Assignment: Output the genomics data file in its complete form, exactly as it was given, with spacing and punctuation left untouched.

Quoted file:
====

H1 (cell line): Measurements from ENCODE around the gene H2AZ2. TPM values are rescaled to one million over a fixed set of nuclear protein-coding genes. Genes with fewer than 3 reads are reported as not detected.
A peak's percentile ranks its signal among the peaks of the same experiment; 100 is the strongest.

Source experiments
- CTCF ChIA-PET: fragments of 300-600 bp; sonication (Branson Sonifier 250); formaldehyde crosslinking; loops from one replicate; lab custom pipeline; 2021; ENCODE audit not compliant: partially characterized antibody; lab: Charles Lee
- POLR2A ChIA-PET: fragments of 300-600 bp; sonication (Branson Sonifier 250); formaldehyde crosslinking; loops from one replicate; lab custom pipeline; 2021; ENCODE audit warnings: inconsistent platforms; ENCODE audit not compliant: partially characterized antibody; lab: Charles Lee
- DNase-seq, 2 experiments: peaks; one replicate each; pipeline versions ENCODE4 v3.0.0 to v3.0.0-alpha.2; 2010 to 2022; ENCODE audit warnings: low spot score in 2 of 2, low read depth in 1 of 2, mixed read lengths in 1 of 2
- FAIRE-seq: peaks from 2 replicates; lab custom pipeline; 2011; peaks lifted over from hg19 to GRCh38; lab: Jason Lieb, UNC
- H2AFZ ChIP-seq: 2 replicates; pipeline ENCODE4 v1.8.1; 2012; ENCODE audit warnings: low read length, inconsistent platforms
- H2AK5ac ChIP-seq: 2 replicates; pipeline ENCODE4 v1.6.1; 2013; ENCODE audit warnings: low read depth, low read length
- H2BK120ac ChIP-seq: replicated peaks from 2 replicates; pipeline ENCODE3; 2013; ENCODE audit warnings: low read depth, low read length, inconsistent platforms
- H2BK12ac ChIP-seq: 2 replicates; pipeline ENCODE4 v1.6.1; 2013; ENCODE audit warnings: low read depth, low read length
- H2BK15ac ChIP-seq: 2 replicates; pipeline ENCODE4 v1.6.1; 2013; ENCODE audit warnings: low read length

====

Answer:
H1 (cell line): Measurements from ENCODE around the gene H2AZ2. TPM values are rescaled to one million over a fixed set of nuclear protein-coding genes. Genes with fewer than 3 reads are reported as not detected.
A peak's percentile ranks its signal among the peaks of the same experiment; 100 is the strongest.

Source experiments
- CTCF ChIA-PET: fragments of 300-600 bp; sonication (Branson Sonifier 250); formaldehyde crosslinking; loops from one replicate; lab custom pipeline; 2021; ENCODE audit not compliant: partially characterized antibody; lab: Charles Lee
- POLR2A ChIA-PET: fragments of 300-600 bp; sonication (Branson Sonifier 250); formaldehyde crosslinking; loops from one replicate; lab custom pipeline; 2021; ENCODE audit warnings: inconsistent platforms; ENCODE audit not compliant: partially characterized antibody; lab: Charles Lee
- DNase-seq, 2 experiments: peaks; one replicate each; pipeline versions ENCODE4 v3.0.0 to v3.0.0-alpha.2; 2010 to 2022; ENCODE audit warnings: low spot score in 2 of 2, low read depth in 1 of 2, mixed read lengths in 1 of 2
- FAIRE-seq: peaks from 2 replicates; lab custom pipeline; 2011; peaks lifted over from hg19 to GRCh38; lab: Jason Lieb, UNC
- H2AFZ ChIP-seq: 2 replicates; pipeline ENCODE4 v1.8.1; 2012; ENCODE audit warnings: low read length, inconsistent platforms
- H2AK5ac ChIP-seq: 2 replicates; pipeline ENCODE4 v1.6.1; 2013; ENCODE audit warnings: low read depth, low read length
- H2BK120ac ChIP-seq: replicated peaks from 2 replicates; pipeline ENCODE3; 2013; ENCODE audit warnings: low read depth, low read length, inconsistent platforms
- H2BK12ac ChIP-seq: 2 replicates; pipeline ENCODE4 v1.6.1; 2013; ENCODE audit warnings: low read depth, low read length
- H2BK15ac ChIP-seq: 2 replicates; pipeline ENCODE4 v1.6.1; 2013; ENCODE audit warnings: low read length